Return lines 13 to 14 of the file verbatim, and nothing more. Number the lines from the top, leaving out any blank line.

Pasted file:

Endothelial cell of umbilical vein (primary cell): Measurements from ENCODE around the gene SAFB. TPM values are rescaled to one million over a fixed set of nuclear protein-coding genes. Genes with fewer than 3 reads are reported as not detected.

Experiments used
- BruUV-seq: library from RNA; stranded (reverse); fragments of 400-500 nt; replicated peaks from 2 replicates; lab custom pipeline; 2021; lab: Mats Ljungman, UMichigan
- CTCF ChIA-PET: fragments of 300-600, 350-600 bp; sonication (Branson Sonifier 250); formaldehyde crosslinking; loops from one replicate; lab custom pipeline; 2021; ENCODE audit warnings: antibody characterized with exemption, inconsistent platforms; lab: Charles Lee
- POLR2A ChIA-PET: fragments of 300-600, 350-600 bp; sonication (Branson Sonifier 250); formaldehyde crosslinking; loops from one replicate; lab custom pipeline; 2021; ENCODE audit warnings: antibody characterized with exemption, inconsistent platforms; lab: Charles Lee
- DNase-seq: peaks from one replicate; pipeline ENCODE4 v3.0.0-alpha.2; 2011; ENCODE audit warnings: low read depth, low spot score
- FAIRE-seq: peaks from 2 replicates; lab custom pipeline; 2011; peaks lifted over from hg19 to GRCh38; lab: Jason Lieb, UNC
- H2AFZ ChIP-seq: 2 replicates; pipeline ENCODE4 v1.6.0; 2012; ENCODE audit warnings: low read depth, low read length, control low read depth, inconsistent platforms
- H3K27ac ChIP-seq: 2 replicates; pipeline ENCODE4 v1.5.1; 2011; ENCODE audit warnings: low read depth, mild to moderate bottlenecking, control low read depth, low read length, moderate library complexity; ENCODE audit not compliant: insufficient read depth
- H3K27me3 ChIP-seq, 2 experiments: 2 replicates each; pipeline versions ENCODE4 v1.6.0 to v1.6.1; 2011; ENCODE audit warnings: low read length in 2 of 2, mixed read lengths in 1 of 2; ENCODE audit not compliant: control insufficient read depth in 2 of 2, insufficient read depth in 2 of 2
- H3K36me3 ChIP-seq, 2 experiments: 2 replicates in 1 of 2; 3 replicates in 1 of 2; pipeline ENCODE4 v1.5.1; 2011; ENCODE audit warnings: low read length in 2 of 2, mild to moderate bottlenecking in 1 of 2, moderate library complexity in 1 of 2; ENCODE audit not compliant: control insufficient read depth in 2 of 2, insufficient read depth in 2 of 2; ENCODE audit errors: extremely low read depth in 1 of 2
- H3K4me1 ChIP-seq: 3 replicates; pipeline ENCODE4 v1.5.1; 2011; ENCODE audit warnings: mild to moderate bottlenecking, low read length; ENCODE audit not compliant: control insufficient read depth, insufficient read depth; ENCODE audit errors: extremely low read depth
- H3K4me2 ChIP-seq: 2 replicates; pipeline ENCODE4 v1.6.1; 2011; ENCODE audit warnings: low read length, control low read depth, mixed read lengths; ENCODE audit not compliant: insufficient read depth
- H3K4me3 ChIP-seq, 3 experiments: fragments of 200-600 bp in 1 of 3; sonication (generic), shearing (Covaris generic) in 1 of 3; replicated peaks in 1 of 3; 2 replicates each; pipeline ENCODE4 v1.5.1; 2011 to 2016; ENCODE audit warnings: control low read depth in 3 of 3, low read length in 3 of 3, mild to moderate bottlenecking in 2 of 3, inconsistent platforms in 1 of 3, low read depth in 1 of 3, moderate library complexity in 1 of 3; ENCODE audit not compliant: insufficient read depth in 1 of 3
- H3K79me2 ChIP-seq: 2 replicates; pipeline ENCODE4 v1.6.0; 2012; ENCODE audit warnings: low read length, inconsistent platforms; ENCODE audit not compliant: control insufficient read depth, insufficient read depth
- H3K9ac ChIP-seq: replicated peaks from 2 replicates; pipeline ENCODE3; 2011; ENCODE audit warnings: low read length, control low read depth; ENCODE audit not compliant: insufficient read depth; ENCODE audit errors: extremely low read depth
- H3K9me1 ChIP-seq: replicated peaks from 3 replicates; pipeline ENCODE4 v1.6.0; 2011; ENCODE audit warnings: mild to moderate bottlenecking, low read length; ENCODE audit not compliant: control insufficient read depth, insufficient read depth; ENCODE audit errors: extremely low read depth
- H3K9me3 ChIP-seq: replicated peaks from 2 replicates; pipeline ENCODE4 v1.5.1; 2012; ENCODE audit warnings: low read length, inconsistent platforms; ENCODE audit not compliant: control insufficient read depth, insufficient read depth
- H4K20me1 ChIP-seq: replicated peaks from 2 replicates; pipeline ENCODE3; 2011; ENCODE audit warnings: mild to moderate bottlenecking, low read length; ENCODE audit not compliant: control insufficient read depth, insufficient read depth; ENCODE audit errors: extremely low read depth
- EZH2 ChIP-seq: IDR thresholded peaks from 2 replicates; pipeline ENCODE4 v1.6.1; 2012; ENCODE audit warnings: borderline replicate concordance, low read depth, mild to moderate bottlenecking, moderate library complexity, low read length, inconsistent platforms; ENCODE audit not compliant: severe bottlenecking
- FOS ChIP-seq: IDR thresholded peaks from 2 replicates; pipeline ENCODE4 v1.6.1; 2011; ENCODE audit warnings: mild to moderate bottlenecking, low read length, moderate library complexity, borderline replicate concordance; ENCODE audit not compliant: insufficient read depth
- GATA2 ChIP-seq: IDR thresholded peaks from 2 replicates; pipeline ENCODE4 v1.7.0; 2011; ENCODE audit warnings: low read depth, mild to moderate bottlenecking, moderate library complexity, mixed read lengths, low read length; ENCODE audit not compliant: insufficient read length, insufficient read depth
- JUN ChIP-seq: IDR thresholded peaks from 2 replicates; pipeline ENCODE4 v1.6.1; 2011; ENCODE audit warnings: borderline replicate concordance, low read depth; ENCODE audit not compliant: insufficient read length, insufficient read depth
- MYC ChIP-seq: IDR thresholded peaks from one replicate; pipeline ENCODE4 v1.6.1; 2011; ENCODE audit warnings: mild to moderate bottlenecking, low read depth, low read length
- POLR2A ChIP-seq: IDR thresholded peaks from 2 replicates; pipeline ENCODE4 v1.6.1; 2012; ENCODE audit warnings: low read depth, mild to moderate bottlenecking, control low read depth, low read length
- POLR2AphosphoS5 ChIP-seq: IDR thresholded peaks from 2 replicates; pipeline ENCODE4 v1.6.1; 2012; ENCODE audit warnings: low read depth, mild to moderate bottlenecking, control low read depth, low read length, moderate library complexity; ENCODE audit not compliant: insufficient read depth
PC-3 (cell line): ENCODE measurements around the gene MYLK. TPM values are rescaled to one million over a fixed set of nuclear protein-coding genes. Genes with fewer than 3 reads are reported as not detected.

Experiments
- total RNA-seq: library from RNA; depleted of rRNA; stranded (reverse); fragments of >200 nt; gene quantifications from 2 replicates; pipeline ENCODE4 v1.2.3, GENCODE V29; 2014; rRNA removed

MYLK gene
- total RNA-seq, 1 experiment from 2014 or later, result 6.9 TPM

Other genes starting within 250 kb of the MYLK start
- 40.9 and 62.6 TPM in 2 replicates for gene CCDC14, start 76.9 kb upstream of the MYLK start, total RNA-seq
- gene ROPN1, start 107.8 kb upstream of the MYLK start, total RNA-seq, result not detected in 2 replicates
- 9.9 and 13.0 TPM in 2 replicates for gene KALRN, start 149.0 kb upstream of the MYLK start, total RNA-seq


- H3K4me2 ChIP-seq: 2 replicates; pipeline ENCODE4 v1.6.1; 2011; ENCODE audit warnings: low read length, control low read depth, mixed read lengths; ENCODE audit not compliant: insufficient read depth
- H3K4me3 ChIP-seq, 3 experiments: fragments of 200-600 bp in 1 of 3; sonication (generic), shearing (Covaris generic) in 1 of 3; replicated peaks in 1 of 3; 2 replicates each; pipeline ENCODE4 v1.5.1; 2011 to 2016; ENCODE audit warnings: control low read depth in 3 of 3, low read length in 3 of 3, mild to moderate bottlenecking in 2 of 3, inconsistent platforms in 1 of 3, low read depth in 1 of 3, moderate library complexity in 1 of 3; ENCODE audit not compliant: insufficient read depth in 1 of 3